Charged with Aggravated Robbery in Texas?
Have you been arrested in Texas for robbery or aggravated robbery? Both of these activities are major offenses of Texas state law, punishable by long jail sentences and penalties of up to $10,000.
Texas Robbery defense attorney
Texas criminal defense attorneys give excellent legal representation to those accused of robbery in Texas. An attorney uses strategic defense methods to safeguard your freedom and secure the best possible outcome, regardless of the circumstances of your arrest.
Robbery charges in Texas
Robbery is classified as a second-degree crime under Texas Penal Code Section 29.02. Unlike burglary, which does not entail the use or threat of violence, robbery is the act of committing a theft with the intent to steal another’s property, in which the offender intentionally or recklessly commits the theft.
- Causes bodily injury to another, or
- Threatens or places another in fear of imminent bodily injury or death
Some typical types of robbery include purse snatching, mugging, home invasions, and carjacking. To be convicted of robbery in Texas, the prosecutor must prove that the defendant intimidated the putative victim or caused the victim to fear bodily harm or death on purpose or negligently. The offender may be convicted even if the theft was not completed or the property was stolen.
Felony conviction: robbery Texas penalty
If you are found guilty of robbery in Texas, the potential penalties include 2-20 years in state prison and/or a $10,000 fine.
A felony conviction can have a detrimental influence on your life in a variety of ways, including making it harder to find work, find housing, and preserve child custody rights.
Statutes on aggravated robbery
If the offender uses or offers a dangerous weapon during the course of the attempted theft, the crime of robbery is upgraded to aggravated robbery. A deadly weapon can be any instrument that can cause serious damage or death, including knives and weapons. A person can be prosecuted with aggravated robbery under Texas Penal Code Section 29.03 if the victim who was threatened or harmed was 65 years of age or older, or was mentally, physically, or developmentally challenged. It is important to remember that aggravated robbery can be charged even if no one is harmed, as long as the other elements are followed.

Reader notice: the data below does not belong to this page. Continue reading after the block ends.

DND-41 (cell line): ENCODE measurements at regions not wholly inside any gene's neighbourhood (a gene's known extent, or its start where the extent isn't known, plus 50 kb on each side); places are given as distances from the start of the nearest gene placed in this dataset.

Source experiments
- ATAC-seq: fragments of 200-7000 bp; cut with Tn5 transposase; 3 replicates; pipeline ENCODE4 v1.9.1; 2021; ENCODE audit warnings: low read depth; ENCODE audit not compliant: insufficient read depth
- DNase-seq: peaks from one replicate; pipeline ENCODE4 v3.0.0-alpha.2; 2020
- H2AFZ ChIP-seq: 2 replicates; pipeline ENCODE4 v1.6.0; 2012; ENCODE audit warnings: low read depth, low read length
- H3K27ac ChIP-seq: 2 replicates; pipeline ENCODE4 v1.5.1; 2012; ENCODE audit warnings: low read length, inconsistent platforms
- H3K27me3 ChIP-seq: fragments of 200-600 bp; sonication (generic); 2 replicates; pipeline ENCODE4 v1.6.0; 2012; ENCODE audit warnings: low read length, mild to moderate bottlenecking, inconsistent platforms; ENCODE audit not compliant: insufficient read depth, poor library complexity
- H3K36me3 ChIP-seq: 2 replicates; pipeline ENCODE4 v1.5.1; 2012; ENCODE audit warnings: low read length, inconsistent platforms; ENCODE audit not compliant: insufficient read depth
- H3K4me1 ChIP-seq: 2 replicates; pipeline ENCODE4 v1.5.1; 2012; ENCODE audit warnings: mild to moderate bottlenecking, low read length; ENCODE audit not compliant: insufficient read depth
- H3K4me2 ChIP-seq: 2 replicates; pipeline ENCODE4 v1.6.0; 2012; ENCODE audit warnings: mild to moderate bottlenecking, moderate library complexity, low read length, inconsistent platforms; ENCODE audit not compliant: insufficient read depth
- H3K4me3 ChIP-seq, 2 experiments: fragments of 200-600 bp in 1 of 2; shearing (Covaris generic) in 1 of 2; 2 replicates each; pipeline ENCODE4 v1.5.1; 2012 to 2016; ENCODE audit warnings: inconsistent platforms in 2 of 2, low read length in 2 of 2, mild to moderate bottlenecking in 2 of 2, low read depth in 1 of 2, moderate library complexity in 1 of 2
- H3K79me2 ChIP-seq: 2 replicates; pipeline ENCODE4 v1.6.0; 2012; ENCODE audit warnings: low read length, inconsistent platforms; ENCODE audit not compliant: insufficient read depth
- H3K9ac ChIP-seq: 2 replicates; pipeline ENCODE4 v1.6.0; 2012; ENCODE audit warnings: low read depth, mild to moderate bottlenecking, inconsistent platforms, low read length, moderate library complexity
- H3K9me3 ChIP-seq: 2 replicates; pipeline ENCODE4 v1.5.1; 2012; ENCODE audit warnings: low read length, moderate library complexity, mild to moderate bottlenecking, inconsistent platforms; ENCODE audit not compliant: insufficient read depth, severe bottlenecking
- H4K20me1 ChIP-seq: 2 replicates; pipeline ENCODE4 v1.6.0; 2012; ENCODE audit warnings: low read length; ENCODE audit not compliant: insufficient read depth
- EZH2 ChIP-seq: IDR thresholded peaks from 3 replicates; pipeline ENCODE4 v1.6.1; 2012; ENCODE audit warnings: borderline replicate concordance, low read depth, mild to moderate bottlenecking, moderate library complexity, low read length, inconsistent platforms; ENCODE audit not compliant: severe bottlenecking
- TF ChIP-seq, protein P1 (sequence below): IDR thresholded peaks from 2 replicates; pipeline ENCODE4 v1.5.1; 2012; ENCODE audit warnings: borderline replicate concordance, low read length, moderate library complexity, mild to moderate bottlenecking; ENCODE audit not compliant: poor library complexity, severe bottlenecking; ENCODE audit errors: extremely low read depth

In Texas, aggravated robbery, sometimes known as “armed robbery,” is a first-degree felony with significantly heavier penalties.
Aggravated Robbery Sentences
Those convicted of aggravated robbery in Texas risk 5 to 99 years in prison and a fine of no more than $10,000, even if they have no prior criminal convictions. If you are convicted of aggravated robbery in Texas, your chances of receiving probation are slim. The gravity of this offense necessitates results-oriented legal assistance. Hire an attorney who has the skills and resources to assist you in crafting a strong criminal defense and arguing tough cases in front of juries.
In aggravated robbery instances, the jury and/or judge decide on the sentence, which might result in probation if the defendant does not have a criminal record in Texas. When deciding on a sentence, the courts will consider the defendant’s character, criminal history, and mitigating circumstances.
Work with a criminal defense lawyer
Even in the face of complicated aggravated robbery charges that are bolstered by witness testimony or video footage, criminal attorneys are undeterred and able to help clients obtain superior results, be it a trial verdict, dismissal, or lesser sentencing.
When your reputation and future are in jeopardy, you need trusted legal advocacy. Texans who need tenacious criminal defense representation should retain the services of an attorney for a confidential case review to discuss the specifics of your robbery charge.